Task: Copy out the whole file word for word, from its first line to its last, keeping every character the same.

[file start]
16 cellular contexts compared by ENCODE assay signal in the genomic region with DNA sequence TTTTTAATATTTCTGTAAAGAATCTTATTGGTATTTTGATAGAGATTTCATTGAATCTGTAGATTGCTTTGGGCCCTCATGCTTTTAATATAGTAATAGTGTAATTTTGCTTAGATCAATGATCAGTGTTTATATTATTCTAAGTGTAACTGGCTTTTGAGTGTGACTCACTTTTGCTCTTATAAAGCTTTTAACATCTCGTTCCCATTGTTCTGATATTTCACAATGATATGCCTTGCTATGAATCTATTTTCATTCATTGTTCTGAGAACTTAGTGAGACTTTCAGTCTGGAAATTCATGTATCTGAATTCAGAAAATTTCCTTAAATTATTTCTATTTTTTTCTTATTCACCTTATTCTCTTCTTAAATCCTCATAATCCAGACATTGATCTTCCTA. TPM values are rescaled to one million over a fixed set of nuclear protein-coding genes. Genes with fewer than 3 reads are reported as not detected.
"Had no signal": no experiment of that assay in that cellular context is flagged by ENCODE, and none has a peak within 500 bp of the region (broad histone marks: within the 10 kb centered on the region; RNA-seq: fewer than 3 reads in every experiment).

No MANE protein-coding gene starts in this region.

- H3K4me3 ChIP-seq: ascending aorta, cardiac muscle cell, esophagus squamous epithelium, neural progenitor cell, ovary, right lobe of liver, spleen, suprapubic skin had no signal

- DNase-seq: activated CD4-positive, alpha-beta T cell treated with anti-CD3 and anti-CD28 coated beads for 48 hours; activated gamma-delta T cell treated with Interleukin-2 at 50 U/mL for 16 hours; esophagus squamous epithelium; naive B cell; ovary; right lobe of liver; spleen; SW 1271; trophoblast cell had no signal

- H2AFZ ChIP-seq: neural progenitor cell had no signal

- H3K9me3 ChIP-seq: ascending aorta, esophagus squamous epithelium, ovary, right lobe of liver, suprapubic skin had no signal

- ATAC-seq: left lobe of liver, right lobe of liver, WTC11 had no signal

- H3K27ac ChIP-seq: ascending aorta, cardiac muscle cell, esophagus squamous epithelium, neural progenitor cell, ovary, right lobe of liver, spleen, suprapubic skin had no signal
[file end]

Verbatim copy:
16 cellular contexts compared by ENCODE assay signal in the genomic region with DNA sequence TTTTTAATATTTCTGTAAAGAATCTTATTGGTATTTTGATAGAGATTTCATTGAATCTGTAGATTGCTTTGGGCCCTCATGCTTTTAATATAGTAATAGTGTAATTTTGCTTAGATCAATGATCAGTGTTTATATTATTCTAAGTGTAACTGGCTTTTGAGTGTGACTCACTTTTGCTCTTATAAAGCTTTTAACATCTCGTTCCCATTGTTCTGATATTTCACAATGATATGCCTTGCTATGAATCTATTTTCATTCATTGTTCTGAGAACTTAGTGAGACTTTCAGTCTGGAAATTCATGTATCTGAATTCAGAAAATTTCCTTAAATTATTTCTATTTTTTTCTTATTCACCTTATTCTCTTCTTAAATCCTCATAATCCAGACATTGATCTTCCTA. TPM values are rescaled to one million over a fixed set of nuclear protein-coding genes. Genes with fewer than 3 reads are reported as not detected.
"Had no signal": no experiment of that assay in that cellular context is flagged by ENCODE, and none has a peak within 500 bp of the region (broad histone marks: within the 10 kb centered on the region; RNA-seq: fewer than 3 reads in every experiment).

No MANE protein-coding gene starts in this region.

- H3K4me3 ChIP-seq: ascending aorta, cardiac muscle cell, esophagus squamous epithelium, neural progenitor cell, ovary, right lobe of liver, spleen, suprapubic skin had no signal

- DNase-seq: activated CD4-positive, alpha-beta T cell treated with anti-CD3 and anti-CD28 coated beads for 48 hours; activated gamma-delta T cell treated with Interleukin-2 at 50 U/mL for 16 hours; esophagus squamous epithelium; naive B cell; ovary; right lobe of liver; spleen; SW 1271; trophoblast cell had no signal

- H2AFZ ChIP-seq: neural progenitor cell had no signal

- H3K9me3 ChIP-seq: ascending aorta, esophagus squamous epithelium, ovary, right lobe of liver, suprapubic skin had no signal

- ATAC-seq: left lobe of liver, right lobe of liver, WTC11 had no signal

- H3K27ac ChIP-seq: ascending aorta, cardiac muscle cell, esophagus squamous epithelium, neural progenitor cell, ovary, right lobe of liver, spleen, suprapubic skin had no signal